Some asymptotic properties of the percentile test with zero inflated distributions were investigated for both continuous and discrete data. Power simulations were conducted for several scenarios by varying the proportion of zeros and/or the properties of the non-zero distributions. For this paper, point distributions at zero mixed with non-zero gamma distributions were considered for the continuous case (Table 3). Poisson distributions were used to illustrate the discrete case (Table 4). The subscripts for the parameters in the tables refer to the respective samples with sample “2” having constant values for the non-zero distribution. For the continuous case, sample “2” has shape parameter that is held at α_{2} = 2, and the scale parameter held at β_{2} = 2. For the discrete case, the parameter of sample “2” is held constant at λ_{2} = 5. Although parametric distributions were used to generate data, there are no assumptions or requirements for the distribution of the data. Gamma and Poisson distributions were used as convenient tools for generating skewed distributions for the non-zero component. The procedure works equally well for distributions with mixtures of several non-zero distributions.

Table 3. Power simulations for testing Q = (1, 50, 75, 90) with zero-inflated gamma distributions.

Table 4. Power simulations for testing Q = (1, 50, 75, 90) with zero-inflated Poisson distributions.

As a multivariate problem, finding an exact probability of the test or expressing some measure of difference between distributions is a challenge. The power of the test is a complex function of the difference in probability of observing a zero, combined with the probabilities of the non-zero values being placed in the particular bins given the probability of a certain proportion of zeros. Furthermore, the choice of percentiles affects the power of the test as the relative proportions of bins affects the chi-square test. However, we attempt to relate the power of the test with certain characteristics of the data and choice of percentiles in situations that may be common in applications. All power estimates are based on 10,000 replicate samples and all procedures were programmed and carried out with R 3.1.2.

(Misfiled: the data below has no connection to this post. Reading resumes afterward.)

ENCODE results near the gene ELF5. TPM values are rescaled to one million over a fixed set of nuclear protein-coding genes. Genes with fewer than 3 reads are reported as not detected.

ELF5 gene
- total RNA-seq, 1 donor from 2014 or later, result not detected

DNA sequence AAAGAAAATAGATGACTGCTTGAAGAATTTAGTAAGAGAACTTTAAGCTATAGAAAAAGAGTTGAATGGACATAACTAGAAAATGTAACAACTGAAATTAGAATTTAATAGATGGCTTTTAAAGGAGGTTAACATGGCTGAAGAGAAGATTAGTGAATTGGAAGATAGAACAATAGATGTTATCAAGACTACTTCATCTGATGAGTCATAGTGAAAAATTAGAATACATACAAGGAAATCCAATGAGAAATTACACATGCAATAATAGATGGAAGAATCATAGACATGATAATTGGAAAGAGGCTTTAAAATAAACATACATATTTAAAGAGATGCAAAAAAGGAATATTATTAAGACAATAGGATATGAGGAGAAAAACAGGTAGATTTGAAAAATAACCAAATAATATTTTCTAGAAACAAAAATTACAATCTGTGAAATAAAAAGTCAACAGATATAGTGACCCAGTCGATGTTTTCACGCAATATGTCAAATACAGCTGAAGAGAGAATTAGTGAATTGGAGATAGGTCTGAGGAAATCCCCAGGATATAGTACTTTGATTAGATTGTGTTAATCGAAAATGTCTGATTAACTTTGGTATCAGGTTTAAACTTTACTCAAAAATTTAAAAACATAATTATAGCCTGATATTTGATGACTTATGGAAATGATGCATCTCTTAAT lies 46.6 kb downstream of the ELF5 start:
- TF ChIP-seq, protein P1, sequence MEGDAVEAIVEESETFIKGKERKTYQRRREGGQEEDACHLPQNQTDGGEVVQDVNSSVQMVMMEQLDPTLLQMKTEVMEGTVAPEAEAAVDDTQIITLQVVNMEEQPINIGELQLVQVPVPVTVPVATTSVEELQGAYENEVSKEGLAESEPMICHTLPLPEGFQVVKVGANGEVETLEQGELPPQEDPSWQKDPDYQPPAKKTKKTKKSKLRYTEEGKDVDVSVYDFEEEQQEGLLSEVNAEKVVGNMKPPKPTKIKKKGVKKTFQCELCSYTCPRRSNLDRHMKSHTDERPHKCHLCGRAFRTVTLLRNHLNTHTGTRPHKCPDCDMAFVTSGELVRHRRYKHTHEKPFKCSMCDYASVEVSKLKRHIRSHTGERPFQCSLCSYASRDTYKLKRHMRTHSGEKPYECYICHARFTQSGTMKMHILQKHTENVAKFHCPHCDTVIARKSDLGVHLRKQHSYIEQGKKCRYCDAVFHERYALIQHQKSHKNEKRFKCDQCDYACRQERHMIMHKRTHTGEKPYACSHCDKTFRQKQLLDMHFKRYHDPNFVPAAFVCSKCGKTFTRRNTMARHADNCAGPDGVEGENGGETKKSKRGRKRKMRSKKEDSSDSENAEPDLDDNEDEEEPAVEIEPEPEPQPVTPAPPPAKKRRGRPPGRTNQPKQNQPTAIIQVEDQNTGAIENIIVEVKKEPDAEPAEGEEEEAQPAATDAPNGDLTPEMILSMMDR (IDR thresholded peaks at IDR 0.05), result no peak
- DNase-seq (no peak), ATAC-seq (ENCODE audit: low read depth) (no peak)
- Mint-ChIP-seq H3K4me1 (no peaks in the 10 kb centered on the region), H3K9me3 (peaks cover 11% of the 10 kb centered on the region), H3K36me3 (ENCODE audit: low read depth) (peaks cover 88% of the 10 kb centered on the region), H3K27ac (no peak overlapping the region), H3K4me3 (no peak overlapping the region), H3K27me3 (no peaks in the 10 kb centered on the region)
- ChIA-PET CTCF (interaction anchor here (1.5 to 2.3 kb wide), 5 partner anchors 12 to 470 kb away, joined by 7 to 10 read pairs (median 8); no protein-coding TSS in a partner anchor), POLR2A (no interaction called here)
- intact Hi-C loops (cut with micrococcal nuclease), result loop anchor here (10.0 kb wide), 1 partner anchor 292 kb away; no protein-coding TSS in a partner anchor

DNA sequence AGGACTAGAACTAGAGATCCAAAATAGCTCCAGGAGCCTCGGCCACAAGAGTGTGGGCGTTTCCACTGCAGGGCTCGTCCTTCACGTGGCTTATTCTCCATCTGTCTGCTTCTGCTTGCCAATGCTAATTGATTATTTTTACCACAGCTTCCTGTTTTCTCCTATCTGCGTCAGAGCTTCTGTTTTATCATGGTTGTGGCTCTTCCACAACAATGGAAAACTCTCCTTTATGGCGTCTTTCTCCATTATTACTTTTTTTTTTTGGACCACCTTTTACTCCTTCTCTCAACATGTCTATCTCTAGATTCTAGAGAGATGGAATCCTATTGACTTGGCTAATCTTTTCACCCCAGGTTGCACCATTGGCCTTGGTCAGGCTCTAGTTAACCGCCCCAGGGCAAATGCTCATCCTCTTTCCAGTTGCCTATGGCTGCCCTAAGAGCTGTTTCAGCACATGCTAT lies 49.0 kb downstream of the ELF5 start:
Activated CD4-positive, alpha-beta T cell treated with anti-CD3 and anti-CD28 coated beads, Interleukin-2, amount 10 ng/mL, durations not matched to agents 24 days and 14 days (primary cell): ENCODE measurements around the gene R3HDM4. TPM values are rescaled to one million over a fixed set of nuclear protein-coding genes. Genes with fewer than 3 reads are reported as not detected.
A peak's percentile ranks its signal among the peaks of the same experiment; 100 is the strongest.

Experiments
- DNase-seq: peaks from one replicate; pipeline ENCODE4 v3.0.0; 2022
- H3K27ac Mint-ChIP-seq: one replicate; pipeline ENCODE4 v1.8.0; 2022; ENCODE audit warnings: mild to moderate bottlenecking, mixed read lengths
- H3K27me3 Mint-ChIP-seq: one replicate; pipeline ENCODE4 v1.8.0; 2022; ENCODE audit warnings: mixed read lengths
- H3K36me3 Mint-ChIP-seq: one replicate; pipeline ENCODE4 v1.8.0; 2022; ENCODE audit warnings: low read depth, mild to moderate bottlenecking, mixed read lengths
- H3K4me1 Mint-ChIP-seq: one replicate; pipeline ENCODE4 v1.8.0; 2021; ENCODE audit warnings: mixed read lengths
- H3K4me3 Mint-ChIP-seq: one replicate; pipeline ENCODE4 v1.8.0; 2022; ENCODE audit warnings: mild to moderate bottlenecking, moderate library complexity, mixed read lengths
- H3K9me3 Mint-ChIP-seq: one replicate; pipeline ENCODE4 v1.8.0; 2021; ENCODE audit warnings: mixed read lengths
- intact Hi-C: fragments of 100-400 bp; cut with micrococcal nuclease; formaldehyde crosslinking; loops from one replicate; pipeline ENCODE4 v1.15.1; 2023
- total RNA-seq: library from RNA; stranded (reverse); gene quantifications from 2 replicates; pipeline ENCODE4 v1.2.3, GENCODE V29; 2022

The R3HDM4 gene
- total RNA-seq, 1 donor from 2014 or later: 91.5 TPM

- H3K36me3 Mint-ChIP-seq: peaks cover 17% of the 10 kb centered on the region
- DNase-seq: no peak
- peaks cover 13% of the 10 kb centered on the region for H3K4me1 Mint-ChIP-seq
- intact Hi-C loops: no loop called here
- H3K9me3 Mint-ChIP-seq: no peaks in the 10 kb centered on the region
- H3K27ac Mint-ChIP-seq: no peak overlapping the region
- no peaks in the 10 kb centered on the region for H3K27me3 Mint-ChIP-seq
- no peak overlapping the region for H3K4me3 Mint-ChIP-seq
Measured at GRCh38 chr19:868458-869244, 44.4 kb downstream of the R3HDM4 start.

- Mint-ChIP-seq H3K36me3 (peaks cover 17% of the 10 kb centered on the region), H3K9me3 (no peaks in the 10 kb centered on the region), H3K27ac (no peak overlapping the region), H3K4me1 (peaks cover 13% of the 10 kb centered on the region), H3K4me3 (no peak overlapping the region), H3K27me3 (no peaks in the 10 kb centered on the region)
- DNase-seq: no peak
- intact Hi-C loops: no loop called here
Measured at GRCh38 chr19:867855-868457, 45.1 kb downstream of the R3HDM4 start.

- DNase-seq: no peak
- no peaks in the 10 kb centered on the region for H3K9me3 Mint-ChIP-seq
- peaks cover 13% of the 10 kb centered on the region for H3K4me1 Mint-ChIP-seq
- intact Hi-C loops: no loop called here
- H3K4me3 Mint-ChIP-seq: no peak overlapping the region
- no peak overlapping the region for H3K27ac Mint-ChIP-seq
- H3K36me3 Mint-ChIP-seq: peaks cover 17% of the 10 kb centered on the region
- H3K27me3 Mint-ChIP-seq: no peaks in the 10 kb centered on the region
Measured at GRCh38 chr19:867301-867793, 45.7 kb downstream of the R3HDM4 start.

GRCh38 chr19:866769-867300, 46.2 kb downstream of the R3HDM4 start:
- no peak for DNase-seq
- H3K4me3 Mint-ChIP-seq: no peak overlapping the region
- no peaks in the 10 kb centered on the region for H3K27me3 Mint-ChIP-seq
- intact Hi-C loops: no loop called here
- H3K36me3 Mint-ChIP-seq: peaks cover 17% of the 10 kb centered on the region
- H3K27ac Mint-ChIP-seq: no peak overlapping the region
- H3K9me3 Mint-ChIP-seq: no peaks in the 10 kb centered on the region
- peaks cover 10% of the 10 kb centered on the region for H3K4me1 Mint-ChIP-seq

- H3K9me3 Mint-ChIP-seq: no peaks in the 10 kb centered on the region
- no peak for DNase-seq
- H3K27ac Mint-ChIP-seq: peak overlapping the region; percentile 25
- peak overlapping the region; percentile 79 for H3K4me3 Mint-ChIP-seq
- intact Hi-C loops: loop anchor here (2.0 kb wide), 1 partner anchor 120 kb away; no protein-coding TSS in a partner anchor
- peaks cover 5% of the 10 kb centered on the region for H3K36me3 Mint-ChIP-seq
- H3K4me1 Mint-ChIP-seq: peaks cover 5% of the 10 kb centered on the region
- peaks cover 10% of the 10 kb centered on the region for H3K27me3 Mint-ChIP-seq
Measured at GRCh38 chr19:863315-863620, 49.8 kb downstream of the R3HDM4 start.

The results of the simulations using data generated from a mixture of a gamma distribution with zeros and testing the profile Q = (1, 50, 75, 90) are presented in Table 3. Although limited in scope, the results highlight some important features of the test. Empirical alpha (first column of power results in boldface) is adequate by sample size 50 and converges to 0.05 in sample sizes somewhere between 50 and 100. The power of the test is determined by interaction between the difference in the true ratio between rows in the contingency table (determined by the difference in the distributions and probability of zeros) and the relative proportion of each bin as well as sample size. In general, power is maximized when the relative proportion of bins corresponds with the difference in the row profiles. The size of the bin is determined by the percentile profile to be tested, Q, with the ratio of observations from each row within the bin determined by the characteristics of the underlying distribution.